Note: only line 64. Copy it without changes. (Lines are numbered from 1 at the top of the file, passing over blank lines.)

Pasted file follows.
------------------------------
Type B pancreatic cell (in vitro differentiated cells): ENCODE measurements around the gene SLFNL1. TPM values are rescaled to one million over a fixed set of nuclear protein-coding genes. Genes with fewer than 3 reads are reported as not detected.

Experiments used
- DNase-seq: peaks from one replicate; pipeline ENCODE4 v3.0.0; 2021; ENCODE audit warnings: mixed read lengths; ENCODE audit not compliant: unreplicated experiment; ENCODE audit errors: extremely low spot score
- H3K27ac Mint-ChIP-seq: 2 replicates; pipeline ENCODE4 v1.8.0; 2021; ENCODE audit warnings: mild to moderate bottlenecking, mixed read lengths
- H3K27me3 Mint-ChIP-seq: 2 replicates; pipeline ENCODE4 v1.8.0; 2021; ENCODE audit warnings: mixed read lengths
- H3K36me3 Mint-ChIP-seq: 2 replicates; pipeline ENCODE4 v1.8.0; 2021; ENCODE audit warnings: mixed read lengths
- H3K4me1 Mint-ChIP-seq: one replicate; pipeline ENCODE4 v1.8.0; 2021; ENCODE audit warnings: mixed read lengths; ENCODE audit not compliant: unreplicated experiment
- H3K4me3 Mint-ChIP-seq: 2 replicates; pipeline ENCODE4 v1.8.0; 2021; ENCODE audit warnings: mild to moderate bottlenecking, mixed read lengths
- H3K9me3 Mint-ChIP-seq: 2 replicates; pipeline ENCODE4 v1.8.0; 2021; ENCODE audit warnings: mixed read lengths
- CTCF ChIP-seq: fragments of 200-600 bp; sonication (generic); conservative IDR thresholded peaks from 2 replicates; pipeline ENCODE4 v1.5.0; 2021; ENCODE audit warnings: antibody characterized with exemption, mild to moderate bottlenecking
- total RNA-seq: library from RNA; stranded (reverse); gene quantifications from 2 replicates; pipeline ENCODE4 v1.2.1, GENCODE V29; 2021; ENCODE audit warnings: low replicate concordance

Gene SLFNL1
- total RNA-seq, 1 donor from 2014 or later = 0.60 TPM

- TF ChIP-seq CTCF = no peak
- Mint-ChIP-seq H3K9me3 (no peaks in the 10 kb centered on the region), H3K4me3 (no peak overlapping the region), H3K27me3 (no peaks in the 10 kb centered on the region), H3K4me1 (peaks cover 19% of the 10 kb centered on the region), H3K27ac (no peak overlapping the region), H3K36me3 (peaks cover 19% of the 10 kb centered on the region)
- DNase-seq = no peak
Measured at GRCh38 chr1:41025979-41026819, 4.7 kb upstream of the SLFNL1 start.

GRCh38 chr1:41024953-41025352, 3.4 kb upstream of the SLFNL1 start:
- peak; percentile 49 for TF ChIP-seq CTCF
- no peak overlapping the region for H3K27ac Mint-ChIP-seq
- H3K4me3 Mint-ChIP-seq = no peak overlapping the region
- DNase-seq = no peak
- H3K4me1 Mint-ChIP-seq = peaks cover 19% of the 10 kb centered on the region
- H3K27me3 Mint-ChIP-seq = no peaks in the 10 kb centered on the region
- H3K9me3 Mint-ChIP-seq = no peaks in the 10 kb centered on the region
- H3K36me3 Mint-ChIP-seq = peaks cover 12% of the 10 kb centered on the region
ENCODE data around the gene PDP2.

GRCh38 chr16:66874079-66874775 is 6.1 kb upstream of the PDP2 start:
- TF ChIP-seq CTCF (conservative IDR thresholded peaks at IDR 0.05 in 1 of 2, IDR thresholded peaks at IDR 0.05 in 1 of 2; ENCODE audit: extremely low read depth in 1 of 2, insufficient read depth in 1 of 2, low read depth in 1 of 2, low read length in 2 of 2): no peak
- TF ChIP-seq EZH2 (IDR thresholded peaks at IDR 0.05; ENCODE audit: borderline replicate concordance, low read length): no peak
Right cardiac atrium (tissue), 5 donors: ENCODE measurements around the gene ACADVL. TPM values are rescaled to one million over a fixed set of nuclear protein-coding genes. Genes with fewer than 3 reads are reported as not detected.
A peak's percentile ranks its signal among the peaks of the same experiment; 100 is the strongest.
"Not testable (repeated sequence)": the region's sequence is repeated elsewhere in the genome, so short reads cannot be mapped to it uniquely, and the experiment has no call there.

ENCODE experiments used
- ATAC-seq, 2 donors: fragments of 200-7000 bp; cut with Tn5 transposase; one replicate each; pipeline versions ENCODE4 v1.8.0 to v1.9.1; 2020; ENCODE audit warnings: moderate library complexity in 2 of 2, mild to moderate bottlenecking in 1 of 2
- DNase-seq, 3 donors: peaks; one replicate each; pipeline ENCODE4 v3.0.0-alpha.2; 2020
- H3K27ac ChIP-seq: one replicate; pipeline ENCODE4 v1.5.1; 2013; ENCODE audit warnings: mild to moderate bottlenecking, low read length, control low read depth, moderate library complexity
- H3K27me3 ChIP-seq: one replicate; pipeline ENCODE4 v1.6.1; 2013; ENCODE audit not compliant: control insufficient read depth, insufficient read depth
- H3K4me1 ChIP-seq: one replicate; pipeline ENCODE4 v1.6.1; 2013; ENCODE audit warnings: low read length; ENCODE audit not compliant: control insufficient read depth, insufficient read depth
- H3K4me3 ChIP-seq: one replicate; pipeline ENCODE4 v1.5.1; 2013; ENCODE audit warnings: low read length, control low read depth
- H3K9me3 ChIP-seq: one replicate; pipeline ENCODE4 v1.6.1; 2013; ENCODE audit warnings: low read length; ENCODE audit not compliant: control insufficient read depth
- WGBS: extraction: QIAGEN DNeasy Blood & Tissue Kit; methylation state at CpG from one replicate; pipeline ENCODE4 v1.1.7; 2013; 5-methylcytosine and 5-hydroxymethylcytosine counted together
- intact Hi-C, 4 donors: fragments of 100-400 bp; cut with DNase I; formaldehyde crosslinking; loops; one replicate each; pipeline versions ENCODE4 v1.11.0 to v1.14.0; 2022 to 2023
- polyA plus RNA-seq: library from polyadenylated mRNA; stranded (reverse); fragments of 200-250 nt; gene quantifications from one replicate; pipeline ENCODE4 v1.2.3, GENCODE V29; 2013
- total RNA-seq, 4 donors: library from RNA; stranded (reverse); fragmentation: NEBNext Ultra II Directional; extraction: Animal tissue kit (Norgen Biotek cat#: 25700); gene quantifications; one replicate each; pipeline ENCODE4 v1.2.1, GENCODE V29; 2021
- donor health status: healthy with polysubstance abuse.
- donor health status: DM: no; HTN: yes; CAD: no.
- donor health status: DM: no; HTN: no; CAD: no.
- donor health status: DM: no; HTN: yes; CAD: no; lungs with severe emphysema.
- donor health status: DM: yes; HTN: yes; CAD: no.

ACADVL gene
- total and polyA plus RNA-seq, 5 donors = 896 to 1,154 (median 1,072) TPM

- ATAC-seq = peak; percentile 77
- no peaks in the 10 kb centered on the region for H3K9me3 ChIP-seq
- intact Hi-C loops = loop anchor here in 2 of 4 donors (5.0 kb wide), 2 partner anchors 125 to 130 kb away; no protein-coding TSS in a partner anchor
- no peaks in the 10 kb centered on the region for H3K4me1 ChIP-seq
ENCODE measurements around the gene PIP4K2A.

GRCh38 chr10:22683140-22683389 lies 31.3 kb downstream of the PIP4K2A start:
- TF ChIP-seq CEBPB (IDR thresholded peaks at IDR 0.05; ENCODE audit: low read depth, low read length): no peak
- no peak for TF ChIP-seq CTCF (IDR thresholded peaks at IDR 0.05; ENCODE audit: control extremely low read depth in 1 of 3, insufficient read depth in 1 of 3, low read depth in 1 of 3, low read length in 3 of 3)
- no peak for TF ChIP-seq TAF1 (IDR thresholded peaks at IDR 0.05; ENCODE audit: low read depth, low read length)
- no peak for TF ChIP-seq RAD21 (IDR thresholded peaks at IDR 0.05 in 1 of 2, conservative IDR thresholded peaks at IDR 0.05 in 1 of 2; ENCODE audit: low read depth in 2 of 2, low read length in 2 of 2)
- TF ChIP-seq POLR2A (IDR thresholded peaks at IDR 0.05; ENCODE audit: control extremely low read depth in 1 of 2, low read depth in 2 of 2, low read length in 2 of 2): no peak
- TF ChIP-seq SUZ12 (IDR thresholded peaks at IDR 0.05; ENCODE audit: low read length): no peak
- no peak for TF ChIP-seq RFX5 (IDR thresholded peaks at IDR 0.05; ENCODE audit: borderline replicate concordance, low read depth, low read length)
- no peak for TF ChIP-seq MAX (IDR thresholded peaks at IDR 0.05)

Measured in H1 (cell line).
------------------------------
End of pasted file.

- TF ChIP-seq SUZ12 (IDR thresholded peaks at IDR 0.05; ENCODE audit: low read length): no peak